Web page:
Asking the right questions
Wednesday 11 September 2013
The scientist is not a person who gives the right answers, he’s one who asks the right questions (Lévi-Strauss)
Looking at the relationship between research and practice earlier this year I noted that creating the evidence base is the easy part and that we need to think much harder about how teachers and others can be inspired and supported to do something different as a result.
Well everyone at ResearchEd 2013 on 7 September certainly worked hard to create better alignment between what researchers do and the needs of teachers and others who want to provide the best possible education and support for children and young people. And I must add my own thanks and congratulations to Tom Bennett for being the catalyst for such an enjoyable and stimulating day. I look forward to seeing the videos and slides for all of the sessions in due course, especially those I could not attend in such a packed programme.
So far I have reflected a bit on the various calls for teachers to generate the research questions. This started with Ben Goldacre’s session (brilliantly and amusingly adapted in response to the unreliable IT projection) with the suggestion of creating a national “silo” of teacher generated research questions. Laura McInerney then touched on what might be the “seven most needed answers” that educational research could help us find. And in the session run by my own colleagues (Ben Durbin and Gareth Mills, together with Emma Starkey, Assistant Principal of Accrington Academy) we invited attendees to share their main aspiration for their class or school.
As is the case in the Enquiring Schools programme provided by Futurelab at NFER, these aspirations should be the starting point for engaging with existing evidence and for creating new evidence. And I was pleased to see that this message was echoed in Kevan Collins’s session towards the end of the day which set out the emerging EEF model of knowledge mobilisation – start with the data, professional judgement and values in your school to decide what the most important questions are for you.
So, what might be in this new national “silo” of research questions?
A silo is a store (usually of grain or similar) but it is also a metaphor for systems, processes and organisations that act in isolation, not interacting with others and not sharing information. It will be important to avoid this negative stereotype and to share the potentially important research questions being generated from practice and from practitioners.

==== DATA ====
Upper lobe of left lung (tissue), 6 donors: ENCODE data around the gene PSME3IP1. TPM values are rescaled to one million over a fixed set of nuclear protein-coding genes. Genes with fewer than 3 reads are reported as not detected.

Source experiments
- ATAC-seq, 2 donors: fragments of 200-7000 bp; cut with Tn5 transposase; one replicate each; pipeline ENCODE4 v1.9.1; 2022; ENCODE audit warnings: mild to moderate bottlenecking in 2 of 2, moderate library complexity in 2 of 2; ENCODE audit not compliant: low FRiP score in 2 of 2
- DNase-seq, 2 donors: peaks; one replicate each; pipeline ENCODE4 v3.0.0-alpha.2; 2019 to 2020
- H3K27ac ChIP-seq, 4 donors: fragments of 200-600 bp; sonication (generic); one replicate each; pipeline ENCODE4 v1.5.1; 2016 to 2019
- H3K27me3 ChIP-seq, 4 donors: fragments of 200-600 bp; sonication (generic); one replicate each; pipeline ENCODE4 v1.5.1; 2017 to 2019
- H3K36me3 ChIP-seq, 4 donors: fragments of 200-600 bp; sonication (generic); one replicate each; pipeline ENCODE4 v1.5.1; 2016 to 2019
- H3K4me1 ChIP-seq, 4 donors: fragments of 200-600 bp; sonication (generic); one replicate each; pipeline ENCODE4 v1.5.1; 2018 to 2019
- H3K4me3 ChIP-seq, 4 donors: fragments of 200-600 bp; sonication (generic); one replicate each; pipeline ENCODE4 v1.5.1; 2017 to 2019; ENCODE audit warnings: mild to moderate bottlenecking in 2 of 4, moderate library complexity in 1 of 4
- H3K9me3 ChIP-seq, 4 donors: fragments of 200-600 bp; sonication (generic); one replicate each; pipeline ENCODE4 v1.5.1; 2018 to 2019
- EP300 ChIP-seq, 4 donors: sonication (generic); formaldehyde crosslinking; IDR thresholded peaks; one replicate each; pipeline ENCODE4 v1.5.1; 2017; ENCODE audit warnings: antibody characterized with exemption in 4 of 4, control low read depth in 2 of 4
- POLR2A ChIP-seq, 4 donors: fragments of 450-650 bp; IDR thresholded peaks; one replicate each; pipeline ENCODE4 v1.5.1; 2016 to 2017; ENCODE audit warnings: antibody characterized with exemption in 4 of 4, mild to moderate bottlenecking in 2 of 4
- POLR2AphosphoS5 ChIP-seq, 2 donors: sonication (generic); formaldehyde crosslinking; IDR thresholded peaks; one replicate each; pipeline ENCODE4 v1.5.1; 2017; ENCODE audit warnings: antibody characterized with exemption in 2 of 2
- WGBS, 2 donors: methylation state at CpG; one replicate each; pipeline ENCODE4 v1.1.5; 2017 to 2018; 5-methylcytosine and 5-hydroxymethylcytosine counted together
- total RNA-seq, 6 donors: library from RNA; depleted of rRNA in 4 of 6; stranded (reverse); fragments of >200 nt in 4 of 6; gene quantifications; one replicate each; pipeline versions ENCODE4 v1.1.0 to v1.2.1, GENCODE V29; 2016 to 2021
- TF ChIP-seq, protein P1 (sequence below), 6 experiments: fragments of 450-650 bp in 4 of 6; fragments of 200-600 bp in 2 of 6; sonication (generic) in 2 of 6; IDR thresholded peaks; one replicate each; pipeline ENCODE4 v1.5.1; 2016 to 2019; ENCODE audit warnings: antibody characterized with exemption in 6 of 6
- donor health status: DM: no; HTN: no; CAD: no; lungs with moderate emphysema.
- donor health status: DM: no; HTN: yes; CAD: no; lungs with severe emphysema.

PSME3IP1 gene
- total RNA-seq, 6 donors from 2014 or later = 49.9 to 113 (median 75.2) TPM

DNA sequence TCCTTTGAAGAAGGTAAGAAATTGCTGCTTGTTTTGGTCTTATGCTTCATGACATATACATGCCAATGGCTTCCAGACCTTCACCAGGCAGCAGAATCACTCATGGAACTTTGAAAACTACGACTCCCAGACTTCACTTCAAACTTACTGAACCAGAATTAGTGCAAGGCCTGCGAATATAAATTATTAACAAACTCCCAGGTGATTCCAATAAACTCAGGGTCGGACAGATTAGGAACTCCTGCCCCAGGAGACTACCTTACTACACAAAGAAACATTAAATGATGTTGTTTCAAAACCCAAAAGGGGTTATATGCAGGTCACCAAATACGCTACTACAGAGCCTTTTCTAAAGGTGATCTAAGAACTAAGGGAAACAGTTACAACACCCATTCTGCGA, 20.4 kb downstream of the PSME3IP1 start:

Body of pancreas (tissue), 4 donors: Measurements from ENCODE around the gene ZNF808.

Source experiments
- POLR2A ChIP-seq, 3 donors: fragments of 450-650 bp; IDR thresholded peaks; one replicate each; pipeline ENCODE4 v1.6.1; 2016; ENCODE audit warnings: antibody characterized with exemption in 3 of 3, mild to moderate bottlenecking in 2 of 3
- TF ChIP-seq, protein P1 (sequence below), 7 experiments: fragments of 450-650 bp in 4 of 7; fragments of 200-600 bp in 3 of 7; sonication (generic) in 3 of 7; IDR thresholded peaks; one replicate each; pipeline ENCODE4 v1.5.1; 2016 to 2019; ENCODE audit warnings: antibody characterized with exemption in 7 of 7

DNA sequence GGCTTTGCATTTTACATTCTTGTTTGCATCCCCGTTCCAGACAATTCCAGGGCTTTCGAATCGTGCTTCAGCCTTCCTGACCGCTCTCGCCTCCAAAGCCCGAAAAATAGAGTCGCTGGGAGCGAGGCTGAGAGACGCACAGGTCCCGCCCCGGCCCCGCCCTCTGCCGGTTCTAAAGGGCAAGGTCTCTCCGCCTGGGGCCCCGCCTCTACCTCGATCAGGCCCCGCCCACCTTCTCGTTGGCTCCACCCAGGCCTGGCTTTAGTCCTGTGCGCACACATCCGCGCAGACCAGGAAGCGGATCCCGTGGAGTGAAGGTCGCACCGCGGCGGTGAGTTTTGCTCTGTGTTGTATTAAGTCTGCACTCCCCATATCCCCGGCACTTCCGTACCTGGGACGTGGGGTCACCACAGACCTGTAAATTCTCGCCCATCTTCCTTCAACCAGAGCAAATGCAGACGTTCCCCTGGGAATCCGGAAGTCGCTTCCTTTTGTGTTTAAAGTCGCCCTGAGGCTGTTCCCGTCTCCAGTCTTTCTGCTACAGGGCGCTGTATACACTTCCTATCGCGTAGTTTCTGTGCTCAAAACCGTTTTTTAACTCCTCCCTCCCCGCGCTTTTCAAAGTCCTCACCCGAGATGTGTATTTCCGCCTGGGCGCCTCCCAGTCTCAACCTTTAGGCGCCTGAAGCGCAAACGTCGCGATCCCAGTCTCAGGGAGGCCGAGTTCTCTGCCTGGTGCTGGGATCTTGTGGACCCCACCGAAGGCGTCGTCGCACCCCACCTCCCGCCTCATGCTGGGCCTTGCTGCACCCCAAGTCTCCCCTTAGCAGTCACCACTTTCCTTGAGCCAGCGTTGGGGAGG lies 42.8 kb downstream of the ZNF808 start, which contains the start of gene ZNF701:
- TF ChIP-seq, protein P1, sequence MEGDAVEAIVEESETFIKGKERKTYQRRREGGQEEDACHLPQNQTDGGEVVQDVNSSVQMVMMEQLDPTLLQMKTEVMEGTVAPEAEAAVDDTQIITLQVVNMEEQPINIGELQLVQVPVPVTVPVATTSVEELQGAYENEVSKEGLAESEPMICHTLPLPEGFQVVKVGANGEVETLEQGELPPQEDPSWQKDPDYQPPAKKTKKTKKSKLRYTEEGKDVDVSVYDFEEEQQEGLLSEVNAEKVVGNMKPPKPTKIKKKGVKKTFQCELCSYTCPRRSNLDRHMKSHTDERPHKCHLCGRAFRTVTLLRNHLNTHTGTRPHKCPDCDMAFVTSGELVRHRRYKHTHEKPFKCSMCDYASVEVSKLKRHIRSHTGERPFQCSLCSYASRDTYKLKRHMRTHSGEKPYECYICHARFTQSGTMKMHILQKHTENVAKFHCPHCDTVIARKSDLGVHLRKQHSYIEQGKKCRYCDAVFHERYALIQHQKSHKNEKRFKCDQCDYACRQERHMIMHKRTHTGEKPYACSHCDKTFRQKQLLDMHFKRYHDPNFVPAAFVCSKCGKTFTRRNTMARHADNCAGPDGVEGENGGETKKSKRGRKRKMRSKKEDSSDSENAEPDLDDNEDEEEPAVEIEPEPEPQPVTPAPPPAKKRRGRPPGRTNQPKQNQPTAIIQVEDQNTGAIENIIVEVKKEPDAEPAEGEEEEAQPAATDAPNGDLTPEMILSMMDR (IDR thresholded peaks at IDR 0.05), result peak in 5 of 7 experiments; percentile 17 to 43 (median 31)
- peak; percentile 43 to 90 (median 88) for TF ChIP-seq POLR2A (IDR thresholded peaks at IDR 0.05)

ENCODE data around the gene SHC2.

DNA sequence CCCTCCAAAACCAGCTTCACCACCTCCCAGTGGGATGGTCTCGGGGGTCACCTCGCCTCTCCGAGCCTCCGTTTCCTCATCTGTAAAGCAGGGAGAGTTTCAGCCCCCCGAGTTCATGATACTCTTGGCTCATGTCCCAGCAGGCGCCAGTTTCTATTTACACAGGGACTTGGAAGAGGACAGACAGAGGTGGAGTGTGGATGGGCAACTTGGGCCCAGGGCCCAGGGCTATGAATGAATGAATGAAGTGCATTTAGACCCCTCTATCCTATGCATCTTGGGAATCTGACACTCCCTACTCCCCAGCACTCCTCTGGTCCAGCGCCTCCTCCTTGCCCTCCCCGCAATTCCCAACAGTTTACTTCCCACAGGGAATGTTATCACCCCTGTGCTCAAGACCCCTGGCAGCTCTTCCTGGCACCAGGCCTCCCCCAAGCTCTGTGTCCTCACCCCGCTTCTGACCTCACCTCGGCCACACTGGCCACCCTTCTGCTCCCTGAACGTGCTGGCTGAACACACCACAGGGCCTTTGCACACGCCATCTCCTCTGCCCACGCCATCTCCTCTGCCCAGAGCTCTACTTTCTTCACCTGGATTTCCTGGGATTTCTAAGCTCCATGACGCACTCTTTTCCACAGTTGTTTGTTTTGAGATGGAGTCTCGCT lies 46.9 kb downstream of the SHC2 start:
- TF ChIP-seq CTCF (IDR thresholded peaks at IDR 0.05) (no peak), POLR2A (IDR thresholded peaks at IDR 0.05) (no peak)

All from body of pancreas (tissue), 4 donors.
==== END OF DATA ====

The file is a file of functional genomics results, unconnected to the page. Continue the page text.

So here we have made available online the first contributions from the NFER workshop on teachers’ aspirations which may be assisted by research.
Over the next month we ask you to give your views on which are the most important ones by using the online “Powerleague” tool (which, incidentally, is a free application developed by Futurelab that you may also wish to use in your own classroom or area of work). To add your own research questions or to vote you will need to login (it only takes a minute – you just need an email address and password). You’ll also then need a password for the league itself, which is “research”. As well as voting on the relative importance of questions other people have already added, you can also add your own and these will be included in the league.
You might want to take a look at Laura’s slides and her blog for the features of a really important problem, although at this stage questions and problems of any sort are of interest.
It may be that some of these questions are so specific that they are best tackled by a piece of research in a single school. Sometimes it will be of benefit to work on a question in several or many different schools, perhaps as a pre-cursor to a bigger trial of some sort. Later this month NFER will be launching some new free and low-cost resources for schools to support local research and evidence gathering. If you feel your school is already well ahead in its systematic use of external and internal research then you may want to apply for the NFER Research Mark – which has the backing of a large number of organisations including teacher unions and the National College.
As a large national, independent educational research organisation, in regular contact with thousands of schools, NFER is interested in developing this pilot silo into the longer term national silo. This would also provide a place where schools can indicate their willingness to work with others on research projects, including the RCTs Ben Goldacre is keen to promote. We’d like to develop the infrastructure in collaboration with others, not least the teachers and school leaders who will use it and the research organisations who will want to access it. If you’d like to help, then please get in touch.
I hope that over time the silo will capture some questions that will really challenge the research community (academics and practitioners), will secure the interest of research funders and – most importantly – make us work together as researchers and practitioners to seek answers to some of the really big questions in education.
Sue Rossiter is the former Chief Executive of NFER.